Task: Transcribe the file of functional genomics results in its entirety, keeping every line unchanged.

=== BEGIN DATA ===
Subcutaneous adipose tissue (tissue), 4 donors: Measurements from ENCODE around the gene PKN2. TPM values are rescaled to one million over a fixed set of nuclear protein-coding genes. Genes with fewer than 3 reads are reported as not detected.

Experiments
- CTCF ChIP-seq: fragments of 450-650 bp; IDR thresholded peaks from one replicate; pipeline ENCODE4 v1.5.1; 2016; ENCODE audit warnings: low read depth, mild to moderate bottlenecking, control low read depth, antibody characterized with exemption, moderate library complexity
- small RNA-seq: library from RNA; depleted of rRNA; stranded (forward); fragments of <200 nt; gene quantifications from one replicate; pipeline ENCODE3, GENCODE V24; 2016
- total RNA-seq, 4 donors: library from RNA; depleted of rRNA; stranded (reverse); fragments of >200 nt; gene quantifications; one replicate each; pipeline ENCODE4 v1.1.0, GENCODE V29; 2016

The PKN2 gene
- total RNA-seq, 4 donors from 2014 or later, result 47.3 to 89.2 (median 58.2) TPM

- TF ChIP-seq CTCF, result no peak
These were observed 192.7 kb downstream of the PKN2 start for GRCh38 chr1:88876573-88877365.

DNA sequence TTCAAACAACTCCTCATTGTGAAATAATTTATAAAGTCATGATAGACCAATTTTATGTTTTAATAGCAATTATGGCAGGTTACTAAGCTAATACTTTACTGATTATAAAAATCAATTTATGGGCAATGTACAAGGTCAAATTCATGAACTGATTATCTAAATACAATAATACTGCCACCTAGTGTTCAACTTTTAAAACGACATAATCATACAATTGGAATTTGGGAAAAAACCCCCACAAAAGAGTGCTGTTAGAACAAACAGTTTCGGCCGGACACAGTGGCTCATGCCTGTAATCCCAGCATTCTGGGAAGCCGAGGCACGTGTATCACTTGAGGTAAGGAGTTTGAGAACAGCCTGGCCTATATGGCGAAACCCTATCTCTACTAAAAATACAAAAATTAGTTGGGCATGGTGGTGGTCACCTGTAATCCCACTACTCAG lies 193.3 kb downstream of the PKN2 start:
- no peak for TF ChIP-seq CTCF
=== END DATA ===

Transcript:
Subcutaneous adipose tissue (tissue), 4 donors: Measurements from ENCODE around the gene PKN2. TPM values are rescaled to one million over a fixed set of nuclear protein-coding genes. Genes with fewer than 3 reads are reported as not detected.

Experiments
- CTCF ChIP-seq: fragments of 450-650 bp; IDR thresholded peaks from one replicate; pipeline ENCODE4 v1.5.1; 2016; ENCODE audit warnings: low read depth, mild to moderate bottlenecking, control low read depth, antibody characterized with exemption, moderate library complexity
- small RNA-seq: library from RNA; depleted of rRNA; stranded (forward); fragments of <200 nt; gene quantifications from one replicate; pipeline ENCODE3, GENCODE V24; 2016
- total RNA-seq, 4 donors: library from RNA; depleted of rRNA; stranded (reverse); fragments of >200 nt; gene quantifications; one replicate each; pipeline ENCODE4 v1.1.0, GENCODE V29; 2016

The PKN2 gene
- total RNA-seq, 4 donors from 2014 or later, result 47.3 to 89.2 (median 58.2) TPM

- TF ChIP-seq CTCF, result no peak
These were observed 192.7 kb downstream of the PKN2 start for GRCh38 chr1:88876573-88877365.

DNA sequence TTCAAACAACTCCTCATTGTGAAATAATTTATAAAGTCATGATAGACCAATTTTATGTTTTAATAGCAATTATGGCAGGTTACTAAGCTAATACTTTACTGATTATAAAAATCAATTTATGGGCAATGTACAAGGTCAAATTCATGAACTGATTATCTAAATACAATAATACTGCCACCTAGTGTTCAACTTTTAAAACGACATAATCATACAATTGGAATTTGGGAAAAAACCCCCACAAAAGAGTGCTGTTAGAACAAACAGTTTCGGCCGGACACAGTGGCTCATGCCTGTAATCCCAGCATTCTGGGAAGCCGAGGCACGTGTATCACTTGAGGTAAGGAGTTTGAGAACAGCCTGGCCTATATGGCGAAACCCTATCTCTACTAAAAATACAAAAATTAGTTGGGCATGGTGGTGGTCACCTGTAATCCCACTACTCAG lies 193.3 kb downstream of the PKN2 start:
- no peak for TF ChIP-seq CTCF